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In Spaces of Culture an international group of scholars examines the implications of questions such as: What is culture? What is the relationship between social structure and culture in a globalized and networked world? Do critical perspectives still apply, or does the speed and complexity of cultural production demand new forms of analysis? They explore the key themes in social theory: the nation state; the city; modernity and reflexivity; post-Fordism and the spatial logic of the informational city. The contributors go on to analyze the public sphere, questioning the reductive representation of technology as a form of instrumentality, and demonstrating how new technologies can offer new spaces of culture. This analys

Triumphalist Geographies
Triumphalist geographies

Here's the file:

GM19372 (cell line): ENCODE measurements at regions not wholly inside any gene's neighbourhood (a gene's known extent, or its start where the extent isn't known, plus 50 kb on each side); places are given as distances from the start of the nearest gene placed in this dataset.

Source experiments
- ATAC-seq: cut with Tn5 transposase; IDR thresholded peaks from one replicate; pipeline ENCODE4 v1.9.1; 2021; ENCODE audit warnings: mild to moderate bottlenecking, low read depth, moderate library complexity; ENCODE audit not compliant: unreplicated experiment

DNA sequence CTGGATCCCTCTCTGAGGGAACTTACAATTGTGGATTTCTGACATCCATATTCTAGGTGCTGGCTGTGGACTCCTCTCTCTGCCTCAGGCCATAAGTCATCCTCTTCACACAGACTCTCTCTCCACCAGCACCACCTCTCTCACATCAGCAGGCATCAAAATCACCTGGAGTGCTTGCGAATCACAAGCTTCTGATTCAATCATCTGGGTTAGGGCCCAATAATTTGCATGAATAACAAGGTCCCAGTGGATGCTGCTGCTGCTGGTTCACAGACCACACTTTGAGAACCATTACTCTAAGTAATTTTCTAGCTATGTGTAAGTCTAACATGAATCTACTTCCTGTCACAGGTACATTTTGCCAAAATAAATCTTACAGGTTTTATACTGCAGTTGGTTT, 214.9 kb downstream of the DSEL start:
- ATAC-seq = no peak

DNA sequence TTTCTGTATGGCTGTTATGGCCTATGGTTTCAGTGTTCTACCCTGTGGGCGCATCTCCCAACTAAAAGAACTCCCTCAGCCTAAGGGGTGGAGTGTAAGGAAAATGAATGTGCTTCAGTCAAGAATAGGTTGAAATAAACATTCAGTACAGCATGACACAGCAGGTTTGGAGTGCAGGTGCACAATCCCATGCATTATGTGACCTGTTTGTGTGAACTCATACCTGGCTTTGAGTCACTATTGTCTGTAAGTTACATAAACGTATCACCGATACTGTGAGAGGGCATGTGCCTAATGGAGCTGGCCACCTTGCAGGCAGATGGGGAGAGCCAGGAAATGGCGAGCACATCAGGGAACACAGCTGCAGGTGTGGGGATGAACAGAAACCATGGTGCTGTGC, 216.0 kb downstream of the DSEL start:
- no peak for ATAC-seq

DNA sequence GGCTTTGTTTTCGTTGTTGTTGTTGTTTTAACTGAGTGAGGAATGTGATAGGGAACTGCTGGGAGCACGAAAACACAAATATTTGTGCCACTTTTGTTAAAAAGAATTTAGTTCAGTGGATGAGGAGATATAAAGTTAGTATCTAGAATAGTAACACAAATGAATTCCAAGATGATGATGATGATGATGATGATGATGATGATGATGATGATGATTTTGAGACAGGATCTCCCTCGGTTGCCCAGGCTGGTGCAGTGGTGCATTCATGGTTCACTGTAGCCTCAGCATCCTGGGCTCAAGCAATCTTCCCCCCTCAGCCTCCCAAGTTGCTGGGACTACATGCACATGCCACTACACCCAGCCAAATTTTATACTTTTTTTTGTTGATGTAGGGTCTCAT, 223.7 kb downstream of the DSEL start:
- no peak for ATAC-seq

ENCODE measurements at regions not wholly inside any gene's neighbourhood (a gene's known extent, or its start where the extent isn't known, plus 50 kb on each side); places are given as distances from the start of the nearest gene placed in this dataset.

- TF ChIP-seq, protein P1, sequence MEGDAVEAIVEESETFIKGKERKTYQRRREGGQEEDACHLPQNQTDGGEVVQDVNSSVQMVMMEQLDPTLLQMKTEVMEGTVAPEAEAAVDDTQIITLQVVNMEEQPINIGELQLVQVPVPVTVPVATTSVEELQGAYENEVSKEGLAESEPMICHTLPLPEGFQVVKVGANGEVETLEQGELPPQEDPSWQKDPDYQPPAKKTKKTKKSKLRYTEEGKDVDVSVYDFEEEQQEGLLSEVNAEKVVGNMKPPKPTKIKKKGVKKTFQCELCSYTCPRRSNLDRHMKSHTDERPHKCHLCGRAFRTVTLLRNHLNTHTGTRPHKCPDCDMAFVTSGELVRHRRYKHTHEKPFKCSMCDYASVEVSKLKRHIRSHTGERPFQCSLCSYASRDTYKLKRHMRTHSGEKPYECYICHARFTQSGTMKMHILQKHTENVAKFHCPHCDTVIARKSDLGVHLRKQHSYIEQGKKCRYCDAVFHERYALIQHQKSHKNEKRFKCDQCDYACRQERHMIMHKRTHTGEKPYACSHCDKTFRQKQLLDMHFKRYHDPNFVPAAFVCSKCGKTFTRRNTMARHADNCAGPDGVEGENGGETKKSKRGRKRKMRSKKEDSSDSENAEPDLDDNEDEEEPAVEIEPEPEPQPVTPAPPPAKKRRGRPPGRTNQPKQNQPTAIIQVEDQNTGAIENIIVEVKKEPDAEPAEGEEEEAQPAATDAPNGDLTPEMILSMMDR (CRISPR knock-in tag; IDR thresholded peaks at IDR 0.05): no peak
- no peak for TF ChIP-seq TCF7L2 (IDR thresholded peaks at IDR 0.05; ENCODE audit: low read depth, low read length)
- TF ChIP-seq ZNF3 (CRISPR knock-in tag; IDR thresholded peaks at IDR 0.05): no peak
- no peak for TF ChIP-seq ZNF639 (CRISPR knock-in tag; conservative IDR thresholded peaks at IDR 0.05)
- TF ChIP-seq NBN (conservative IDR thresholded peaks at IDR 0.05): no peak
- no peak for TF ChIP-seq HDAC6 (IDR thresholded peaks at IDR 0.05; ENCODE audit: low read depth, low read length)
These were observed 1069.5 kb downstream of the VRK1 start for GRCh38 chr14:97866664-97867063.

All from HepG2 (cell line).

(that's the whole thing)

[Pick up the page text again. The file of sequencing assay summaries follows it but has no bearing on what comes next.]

Michael J.Shapiro
Cartographic Violence

Contemporary cartographic practices are ahistorical. The dominant representations provide names and jurisdictional boundaries, but the violence that attended the pacification which the maps express is unavailable to the gaze. Much of the ‘spatial history’ frozen in today's maps resulted from the direction choosing, naming and inhabiting of ‘discoverers, explorers, and settlers’ (Carter, 1987: xxi). And while continuing, postcolonial struggles give the geopolitical map much of its contemporary dynamic, the ‘world’ presented to us in maps appears wholly quiescent. Cartographers remain largely complicit with both the original conflictual acts of settlement and the more recent forms of state pacification. In short, the maps reproduce the state-centric structure of global recognition.1

What are most notably absent in the recent history of cartography are alternative ...

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